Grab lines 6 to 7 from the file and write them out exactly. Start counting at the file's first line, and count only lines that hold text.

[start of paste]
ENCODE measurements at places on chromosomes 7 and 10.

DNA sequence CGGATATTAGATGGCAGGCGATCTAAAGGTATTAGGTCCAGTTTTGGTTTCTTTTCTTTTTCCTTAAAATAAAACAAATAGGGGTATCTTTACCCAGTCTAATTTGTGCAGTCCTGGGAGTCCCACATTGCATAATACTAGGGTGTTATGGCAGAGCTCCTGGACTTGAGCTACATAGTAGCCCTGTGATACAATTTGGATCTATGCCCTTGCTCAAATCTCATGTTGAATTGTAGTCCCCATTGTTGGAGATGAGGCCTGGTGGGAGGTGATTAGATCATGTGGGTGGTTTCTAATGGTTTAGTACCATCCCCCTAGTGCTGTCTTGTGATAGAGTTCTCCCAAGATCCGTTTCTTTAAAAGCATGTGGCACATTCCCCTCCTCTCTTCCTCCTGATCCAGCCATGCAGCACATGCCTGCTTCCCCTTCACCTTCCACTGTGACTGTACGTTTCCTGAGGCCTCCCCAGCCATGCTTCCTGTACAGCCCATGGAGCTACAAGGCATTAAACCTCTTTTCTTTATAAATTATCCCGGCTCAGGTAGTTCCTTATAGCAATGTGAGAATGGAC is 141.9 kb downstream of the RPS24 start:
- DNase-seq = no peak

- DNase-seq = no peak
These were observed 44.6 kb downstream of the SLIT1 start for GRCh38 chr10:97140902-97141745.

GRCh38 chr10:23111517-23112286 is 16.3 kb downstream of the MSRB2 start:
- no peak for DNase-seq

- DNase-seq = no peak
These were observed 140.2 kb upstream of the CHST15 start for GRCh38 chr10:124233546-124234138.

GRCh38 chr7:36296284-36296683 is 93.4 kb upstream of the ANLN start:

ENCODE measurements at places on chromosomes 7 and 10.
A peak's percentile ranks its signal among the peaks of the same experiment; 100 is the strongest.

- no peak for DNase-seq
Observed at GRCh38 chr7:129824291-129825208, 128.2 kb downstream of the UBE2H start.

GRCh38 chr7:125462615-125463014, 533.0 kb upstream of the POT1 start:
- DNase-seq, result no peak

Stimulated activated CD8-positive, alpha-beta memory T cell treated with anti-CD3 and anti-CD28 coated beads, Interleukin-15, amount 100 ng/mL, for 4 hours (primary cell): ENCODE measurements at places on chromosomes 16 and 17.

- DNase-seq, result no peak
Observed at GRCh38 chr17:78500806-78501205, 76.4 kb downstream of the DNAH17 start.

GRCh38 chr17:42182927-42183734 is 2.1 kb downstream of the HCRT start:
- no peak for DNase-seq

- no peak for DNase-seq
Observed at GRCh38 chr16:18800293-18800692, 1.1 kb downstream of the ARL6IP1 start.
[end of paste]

GRCh38 chr10:23111517-23112286 is 16.3 kb downstream of the MSRB2 start:
- no peak for DNase-seq